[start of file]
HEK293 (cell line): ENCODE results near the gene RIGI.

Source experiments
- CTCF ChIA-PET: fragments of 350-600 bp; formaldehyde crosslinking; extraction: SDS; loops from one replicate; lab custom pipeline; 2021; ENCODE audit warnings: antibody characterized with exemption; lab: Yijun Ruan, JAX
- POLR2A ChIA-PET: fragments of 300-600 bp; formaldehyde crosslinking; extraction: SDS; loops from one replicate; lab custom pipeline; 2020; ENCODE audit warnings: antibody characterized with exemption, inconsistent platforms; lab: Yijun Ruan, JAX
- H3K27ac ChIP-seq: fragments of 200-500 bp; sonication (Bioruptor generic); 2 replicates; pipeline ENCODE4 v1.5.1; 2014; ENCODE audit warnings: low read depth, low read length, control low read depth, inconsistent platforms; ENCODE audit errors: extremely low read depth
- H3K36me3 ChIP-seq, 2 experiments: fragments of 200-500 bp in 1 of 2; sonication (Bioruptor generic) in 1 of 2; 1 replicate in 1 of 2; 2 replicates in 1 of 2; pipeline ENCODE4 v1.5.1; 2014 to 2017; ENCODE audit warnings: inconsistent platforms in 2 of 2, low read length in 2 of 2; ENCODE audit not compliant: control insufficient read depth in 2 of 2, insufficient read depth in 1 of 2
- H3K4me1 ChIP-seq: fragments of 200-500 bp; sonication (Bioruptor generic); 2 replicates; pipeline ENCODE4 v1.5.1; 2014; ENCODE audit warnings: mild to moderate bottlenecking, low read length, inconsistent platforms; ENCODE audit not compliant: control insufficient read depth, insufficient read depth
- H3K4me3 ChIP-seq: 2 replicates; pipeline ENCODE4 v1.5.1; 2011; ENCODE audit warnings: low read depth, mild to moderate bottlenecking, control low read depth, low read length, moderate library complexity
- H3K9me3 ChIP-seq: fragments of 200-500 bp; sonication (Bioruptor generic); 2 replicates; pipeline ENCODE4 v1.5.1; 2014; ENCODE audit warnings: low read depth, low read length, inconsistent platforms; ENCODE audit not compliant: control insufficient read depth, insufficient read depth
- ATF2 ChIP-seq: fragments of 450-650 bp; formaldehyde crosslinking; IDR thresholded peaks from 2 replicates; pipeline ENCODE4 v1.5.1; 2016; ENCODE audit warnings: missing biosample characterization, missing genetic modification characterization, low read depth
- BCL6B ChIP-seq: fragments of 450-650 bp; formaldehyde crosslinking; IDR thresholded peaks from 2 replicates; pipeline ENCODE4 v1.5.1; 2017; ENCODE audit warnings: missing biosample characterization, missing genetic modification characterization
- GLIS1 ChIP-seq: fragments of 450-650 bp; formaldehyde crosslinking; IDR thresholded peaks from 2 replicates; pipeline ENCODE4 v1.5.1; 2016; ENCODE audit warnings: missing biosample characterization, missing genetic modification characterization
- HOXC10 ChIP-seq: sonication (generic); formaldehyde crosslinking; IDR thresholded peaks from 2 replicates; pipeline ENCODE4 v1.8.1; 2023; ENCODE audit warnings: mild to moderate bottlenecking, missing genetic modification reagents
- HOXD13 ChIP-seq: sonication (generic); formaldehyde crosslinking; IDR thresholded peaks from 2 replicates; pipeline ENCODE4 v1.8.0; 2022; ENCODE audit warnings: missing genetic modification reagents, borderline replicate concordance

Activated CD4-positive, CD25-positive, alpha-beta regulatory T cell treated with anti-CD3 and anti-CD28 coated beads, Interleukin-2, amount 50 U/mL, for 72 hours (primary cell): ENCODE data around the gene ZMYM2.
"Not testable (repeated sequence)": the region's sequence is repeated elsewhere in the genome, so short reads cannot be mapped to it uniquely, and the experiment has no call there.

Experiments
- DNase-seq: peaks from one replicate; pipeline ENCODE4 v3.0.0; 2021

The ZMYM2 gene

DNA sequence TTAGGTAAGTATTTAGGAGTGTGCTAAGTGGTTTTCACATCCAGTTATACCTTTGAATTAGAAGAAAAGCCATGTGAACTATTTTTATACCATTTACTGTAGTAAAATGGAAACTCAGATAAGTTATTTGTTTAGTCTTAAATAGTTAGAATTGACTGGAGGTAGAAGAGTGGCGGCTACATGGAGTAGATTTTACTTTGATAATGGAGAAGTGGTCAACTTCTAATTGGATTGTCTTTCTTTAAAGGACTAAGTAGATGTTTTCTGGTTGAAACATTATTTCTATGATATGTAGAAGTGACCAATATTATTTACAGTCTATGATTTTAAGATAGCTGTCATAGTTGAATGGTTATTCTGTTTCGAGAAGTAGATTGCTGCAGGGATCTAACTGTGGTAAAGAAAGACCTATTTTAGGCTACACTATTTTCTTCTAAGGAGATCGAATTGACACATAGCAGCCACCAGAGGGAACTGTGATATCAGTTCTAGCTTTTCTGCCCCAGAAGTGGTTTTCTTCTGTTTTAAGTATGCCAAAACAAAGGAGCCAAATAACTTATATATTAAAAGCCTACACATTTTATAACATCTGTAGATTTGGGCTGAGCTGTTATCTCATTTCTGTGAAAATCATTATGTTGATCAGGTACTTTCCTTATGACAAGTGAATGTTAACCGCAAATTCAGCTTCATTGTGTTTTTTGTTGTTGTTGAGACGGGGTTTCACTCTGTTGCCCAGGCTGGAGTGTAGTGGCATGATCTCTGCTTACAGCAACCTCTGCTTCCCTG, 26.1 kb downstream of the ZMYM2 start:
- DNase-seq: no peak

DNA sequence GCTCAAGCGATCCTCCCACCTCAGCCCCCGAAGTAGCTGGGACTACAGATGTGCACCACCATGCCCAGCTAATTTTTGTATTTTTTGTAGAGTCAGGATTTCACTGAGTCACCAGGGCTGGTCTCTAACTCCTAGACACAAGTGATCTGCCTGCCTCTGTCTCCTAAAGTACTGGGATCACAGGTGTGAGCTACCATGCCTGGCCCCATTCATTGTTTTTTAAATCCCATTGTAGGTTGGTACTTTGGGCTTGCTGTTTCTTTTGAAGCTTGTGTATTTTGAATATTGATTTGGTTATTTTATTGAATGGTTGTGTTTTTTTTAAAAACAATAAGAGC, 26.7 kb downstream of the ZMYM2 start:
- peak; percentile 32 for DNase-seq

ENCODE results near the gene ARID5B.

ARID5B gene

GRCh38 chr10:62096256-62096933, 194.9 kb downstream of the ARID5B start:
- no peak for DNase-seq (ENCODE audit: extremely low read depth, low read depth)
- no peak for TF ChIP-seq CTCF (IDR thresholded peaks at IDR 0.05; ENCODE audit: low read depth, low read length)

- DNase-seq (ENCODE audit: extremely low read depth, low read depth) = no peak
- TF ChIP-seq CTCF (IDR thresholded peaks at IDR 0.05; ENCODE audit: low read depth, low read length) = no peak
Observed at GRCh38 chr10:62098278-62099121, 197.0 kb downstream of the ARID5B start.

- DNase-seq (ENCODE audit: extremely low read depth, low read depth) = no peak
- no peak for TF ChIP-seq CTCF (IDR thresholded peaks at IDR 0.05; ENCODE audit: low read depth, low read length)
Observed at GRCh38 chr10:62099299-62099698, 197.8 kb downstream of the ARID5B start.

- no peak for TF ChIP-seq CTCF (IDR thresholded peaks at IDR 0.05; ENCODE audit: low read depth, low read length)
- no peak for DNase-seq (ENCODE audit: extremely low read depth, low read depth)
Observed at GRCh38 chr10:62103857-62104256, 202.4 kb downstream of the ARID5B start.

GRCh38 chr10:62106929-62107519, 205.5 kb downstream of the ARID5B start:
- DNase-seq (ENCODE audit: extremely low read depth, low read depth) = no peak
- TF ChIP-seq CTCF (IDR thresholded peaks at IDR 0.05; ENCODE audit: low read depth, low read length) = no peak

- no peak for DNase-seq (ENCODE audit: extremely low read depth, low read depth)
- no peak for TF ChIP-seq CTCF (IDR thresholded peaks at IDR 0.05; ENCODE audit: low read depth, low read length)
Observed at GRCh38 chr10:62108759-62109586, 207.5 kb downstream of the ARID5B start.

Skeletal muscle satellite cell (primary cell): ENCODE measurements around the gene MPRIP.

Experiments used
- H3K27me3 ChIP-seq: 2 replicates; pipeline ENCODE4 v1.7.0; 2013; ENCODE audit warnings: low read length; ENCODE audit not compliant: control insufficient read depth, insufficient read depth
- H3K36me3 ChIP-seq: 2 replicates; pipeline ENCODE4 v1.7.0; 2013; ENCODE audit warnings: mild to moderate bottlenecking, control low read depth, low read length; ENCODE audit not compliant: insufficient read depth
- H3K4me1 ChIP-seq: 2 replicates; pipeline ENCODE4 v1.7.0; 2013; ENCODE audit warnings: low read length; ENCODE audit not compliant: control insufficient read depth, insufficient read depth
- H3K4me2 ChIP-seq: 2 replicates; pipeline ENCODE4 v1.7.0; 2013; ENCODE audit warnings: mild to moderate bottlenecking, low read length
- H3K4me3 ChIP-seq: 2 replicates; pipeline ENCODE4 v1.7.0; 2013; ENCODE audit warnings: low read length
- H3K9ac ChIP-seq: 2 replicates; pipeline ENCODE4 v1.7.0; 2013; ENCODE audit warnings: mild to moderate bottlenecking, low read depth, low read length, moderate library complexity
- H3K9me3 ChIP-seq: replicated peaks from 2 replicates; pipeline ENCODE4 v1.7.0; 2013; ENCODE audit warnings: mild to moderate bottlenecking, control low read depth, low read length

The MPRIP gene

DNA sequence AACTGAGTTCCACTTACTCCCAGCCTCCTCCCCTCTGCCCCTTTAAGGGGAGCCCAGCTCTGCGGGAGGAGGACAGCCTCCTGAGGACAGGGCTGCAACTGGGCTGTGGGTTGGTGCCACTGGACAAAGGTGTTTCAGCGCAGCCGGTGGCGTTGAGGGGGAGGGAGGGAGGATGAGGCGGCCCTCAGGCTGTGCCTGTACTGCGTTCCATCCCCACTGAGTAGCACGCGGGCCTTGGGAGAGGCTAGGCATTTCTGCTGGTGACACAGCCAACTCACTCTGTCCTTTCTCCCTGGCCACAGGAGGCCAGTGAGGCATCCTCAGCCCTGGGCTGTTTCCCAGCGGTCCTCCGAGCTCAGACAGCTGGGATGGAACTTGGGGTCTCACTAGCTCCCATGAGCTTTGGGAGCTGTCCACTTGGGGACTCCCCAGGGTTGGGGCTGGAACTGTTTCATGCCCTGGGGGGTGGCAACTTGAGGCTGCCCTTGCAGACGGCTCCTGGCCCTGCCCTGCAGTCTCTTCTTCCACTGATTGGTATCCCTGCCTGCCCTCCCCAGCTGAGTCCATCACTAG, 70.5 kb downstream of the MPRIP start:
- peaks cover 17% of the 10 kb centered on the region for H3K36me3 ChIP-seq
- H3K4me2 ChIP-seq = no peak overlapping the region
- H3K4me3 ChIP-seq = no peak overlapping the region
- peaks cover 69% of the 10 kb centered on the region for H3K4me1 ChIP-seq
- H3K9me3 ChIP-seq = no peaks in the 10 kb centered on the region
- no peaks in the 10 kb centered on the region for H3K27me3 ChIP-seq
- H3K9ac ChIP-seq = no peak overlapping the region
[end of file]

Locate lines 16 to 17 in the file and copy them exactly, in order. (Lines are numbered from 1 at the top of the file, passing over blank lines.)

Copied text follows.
"Not testable (repeated sequence)": the region's sequence is repeated elsewhere in the genome, so short reads cannot be mapped to it uniquely, and the experiment has no call there.

Experiments